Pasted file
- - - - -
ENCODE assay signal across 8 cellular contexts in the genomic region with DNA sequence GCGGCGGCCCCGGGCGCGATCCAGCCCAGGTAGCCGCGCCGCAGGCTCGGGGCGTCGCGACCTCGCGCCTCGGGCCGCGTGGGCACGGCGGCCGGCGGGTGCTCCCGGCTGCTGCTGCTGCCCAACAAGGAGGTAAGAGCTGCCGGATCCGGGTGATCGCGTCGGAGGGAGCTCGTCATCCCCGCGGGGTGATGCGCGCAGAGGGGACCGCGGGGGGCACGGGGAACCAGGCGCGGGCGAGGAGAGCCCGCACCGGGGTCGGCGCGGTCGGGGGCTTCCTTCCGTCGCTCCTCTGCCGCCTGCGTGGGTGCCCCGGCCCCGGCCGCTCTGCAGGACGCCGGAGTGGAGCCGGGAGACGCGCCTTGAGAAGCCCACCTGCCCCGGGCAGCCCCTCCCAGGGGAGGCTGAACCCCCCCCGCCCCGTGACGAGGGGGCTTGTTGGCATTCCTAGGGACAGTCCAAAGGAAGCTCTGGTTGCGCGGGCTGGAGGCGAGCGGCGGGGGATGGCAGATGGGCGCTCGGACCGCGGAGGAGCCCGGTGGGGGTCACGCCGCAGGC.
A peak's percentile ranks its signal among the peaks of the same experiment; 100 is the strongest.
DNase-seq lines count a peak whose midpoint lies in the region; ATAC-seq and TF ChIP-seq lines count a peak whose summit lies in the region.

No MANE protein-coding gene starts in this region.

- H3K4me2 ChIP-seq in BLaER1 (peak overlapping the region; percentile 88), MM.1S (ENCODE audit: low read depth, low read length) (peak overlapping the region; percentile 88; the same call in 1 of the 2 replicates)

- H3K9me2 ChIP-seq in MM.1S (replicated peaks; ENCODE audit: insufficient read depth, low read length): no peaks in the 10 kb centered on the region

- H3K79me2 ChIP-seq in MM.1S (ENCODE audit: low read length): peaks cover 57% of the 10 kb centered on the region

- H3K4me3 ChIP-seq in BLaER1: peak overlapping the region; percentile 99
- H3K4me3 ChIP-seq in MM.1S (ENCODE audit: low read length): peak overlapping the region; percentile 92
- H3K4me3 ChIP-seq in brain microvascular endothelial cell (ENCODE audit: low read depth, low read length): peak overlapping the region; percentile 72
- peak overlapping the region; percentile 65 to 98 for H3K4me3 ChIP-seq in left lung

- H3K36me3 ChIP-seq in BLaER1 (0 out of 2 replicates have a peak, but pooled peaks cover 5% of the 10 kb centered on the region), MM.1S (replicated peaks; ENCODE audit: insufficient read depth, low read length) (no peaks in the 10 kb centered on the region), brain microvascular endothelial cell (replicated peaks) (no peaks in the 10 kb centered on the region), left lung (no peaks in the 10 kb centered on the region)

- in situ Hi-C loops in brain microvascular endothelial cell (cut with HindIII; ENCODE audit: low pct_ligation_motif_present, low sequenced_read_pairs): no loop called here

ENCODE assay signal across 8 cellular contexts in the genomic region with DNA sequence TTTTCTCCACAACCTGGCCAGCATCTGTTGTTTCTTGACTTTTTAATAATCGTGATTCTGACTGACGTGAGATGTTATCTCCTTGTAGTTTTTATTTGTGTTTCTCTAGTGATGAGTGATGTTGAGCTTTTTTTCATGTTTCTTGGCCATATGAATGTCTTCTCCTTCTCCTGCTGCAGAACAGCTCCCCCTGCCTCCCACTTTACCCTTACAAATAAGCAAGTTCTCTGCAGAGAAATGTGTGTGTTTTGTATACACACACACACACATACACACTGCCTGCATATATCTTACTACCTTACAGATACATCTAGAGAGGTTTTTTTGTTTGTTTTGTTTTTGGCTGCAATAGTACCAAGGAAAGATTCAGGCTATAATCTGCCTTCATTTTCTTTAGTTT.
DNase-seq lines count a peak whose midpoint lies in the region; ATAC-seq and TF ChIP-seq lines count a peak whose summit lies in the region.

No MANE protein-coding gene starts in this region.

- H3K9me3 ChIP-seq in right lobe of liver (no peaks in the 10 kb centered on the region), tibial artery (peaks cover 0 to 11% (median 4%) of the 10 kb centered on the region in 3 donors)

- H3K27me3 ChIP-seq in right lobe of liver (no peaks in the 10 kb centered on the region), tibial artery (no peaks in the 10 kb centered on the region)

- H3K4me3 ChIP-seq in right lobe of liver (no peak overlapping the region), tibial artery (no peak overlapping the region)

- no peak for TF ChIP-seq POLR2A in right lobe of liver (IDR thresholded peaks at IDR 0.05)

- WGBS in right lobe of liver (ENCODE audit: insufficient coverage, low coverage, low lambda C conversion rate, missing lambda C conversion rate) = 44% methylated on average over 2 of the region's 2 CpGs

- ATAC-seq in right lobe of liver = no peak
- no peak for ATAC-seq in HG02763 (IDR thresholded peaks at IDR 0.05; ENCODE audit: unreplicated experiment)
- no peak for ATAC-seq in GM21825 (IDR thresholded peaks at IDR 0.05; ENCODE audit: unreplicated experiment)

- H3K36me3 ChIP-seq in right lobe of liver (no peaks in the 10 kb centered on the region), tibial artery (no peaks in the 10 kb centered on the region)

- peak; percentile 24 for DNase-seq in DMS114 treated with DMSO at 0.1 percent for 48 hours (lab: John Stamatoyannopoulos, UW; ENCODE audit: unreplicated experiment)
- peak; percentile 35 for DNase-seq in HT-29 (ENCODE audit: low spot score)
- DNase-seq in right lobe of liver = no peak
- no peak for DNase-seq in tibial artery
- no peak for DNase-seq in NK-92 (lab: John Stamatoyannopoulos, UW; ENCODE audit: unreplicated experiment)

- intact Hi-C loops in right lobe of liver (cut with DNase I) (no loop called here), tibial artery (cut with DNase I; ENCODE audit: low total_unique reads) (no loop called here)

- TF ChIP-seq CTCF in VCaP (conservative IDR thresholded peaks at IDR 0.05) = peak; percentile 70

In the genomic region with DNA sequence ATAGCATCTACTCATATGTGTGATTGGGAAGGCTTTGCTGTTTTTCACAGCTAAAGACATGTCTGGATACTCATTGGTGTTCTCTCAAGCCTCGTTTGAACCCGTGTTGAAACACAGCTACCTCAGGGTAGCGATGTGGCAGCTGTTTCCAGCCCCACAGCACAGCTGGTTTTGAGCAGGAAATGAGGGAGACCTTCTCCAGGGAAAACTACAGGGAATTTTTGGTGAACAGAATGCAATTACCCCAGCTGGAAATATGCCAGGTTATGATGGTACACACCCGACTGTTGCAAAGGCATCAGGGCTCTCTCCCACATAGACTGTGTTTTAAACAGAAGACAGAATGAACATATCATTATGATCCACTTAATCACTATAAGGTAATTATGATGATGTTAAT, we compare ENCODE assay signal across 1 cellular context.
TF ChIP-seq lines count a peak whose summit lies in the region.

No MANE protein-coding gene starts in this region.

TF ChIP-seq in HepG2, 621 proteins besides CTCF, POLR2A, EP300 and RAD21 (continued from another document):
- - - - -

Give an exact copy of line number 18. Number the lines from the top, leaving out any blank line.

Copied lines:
- H3K27me3 ChIP-seq in right lobe of liver (no peaks in the 10 kb centered on the region), tibial artery (no peaks in the 10 kb centered on the region)